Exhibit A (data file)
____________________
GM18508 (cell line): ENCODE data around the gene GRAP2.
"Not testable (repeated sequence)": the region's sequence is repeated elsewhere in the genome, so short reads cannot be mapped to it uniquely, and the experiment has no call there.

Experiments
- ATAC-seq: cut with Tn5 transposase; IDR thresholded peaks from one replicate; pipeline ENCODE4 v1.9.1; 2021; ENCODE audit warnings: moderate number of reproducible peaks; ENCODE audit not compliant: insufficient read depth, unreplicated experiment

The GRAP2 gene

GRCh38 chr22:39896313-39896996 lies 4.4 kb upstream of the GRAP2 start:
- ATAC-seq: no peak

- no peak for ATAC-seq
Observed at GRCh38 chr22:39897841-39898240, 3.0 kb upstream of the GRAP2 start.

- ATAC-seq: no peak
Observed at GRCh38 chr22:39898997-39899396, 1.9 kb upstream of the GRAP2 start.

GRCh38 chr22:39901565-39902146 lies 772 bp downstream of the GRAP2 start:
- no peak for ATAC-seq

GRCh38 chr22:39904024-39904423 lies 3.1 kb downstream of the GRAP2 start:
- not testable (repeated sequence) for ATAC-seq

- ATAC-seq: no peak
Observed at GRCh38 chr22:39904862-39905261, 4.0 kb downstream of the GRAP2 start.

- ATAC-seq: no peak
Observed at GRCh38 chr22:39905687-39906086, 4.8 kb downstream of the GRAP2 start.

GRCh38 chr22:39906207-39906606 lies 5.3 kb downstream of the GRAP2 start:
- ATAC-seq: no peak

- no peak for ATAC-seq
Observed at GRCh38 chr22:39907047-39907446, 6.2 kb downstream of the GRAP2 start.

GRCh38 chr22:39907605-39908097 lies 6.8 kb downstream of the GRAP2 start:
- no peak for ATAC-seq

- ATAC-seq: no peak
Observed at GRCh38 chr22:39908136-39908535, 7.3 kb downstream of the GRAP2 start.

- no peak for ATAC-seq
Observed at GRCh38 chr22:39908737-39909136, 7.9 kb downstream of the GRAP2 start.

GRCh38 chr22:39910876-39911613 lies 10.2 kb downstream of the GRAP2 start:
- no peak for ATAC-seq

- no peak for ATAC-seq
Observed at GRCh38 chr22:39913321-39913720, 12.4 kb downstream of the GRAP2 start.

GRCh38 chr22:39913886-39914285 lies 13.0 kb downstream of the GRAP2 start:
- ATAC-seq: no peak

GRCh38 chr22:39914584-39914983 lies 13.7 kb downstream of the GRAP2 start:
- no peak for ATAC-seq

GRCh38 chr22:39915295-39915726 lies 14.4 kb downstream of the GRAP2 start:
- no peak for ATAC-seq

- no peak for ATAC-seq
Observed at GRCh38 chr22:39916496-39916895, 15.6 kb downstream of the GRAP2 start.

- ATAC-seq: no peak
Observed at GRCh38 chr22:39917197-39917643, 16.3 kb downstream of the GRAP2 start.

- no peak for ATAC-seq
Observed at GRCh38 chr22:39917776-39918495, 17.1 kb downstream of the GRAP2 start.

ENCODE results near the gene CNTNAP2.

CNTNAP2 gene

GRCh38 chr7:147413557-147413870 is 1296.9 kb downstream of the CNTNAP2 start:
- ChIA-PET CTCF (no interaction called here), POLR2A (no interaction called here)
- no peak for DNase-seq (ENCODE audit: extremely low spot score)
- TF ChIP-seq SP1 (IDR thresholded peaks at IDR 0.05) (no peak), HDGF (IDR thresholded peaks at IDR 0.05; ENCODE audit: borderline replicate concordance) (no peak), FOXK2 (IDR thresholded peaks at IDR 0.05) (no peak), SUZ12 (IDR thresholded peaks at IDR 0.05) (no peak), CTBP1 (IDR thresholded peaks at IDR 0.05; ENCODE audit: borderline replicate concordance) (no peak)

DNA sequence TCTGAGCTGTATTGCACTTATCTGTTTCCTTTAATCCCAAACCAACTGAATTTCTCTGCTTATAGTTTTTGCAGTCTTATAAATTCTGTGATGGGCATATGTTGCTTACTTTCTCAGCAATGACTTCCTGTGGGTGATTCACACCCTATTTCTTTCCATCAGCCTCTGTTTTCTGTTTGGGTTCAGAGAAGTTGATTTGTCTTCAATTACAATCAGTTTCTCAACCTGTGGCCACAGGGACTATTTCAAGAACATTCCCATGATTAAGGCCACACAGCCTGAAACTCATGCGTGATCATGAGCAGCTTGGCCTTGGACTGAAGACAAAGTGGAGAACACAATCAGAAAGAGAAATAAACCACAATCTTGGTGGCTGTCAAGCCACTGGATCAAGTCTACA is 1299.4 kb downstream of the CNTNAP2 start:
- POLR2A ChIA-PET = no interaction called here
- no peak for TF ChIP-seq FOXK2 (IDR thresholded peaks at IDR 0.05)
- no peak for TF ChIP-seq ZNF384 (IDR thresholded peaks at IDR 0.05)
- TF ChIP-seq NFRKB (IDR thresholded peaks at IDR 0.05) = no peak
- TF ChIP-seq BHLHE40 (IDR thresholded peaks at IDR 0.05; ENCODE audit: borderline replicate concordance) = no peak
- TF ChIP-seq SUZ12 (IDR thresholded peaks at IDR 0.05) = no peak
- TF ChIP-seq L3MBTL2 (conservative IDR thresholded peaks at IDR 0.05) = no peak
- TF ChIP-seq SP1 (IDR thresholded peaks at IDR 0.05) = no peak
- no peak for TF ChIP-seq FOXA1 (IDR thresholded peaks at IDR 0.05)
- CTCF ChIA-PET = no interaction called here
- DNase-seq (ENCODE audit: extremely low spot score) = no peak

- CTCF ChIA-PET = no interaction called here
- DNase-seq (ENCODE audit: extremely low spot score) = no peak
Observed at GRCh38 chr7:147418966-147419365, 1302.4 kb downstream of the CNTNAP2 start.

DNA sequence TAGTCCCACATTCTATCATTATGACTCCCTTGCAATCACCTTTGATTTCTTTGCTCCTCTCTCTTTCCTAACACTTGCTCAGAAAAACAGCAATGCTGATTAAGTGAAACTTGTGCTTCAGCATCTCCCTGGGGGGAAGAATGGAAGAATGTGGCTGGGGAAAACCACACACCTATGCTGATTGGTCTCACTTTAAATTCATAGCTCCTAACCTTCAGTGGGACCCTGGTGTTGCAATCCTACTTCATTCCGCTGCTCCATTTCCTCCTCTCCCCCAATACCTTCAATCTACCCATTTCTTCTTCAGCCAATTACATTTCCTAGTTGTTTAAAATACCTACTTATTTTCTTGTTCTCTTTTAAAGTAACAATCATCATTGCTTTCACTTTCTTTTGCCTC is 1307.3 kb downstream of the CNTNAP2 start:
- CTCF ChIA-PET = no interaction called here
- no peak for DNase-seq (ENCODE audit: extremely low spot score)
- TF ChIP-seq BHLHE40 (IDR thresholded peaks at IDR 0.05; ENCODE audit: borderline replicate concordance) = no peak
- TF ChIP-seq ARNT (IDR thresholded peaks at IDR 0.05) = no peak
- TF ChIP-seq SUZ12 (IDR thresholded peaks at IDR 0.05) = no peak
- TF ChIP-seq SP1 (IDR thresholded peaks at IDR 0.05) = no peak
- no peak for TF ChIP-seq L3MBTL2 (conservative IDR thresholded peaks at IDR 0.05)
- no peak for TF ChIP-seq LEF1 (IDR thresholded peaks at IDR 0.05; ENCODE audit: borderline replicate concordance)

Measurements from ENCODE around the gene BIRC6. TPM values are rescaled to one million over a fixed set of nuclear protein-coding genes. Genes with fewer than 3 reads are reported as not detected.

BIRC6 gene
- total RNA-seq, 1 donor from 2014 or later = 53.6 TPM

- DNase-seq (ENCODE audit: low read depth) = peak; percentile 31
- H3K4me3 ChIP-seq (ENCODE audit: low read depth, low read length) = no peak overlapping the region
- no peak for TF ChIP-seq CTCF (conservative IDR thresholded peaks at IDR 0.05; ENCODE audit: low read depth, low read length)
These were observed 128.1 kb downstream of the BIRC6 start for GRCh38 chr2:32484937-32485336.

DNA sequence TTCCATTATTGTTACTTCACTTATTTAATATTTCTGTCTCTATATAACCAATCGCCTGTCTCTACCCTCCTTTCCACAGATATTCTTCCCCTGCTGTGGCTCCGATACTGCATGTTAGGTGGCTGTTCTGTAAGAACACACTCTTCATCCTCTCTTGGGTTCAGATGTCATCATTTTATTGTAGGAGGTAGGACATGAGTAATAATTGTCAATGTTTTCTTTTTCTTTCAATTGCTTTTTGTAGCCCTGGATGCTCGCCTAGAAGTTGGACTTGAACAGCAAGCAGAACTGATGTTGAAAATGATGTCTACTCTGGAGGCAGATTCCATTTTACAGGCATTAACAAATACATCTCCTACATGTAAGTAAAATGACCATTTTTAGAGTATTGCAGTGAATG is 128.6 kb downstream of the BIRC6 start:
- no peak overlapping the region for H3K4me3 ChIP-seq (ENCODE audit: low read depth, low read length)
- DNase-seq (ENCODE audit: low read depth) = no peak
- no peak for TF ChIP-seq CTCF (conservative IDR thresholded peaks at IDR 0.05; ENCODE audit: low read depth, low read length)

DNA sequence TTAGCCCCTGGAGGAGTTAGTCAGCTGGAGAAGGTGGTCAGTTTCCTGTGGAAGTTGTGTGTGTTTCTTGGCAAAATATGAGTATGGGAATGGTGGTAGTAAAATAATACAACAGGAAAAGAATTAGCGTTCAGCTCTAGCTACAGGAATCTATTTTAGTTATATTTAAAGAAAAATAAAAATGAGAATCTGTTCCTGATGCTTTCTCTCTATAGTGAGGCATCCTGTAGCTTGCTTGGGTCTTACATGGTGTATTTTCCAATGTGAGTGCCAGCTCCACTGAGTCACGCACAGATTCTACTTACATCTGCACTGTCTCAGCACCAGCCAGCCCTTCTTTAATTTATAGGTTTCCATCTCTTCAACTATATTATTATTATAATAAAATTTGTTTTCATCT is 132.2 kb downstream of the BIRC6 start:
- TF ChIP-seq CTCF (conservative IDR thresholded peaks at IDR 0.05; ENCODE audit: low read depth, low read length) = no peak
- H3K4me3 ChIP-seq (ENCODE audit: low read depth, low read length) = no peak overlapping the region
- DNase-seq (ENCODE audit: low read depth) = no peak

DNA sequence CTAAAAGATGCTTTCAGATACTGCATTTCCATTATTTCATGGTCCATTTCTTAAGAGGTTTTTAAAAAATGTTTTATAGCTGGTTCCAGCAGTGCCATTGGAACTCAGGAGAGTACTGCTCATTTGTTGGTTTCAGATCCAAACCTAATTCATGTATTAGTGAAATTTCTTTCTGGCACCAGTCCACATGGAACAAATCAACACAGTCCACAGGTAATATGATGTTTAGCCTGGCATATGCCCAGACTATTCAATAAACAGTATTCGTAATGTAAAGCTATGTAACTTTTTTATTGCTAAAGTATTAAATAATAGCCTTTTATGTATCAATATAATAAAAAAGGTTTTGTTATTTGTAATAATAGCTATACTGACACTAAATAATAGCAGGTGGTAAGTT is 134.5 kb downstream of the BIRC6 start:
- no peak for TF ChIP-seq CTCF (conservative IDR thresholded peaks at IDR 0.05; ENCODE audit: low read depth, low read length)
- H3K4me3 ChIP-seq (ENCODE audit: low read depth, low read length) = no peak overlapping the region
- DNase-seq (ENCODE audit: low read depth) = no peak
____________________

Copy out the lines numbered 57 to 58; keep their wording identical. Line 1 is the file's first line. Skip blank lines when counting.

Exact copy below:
- TF ChIP-seq BHLHE40 (IDR thresholded peaks at IDR 0.05; ENCODE audit: borderline replicate concordance) = no peak
- TF ChIP-seq SUZ12 (IDR thresholded peaks at IDR 0.05) = no peak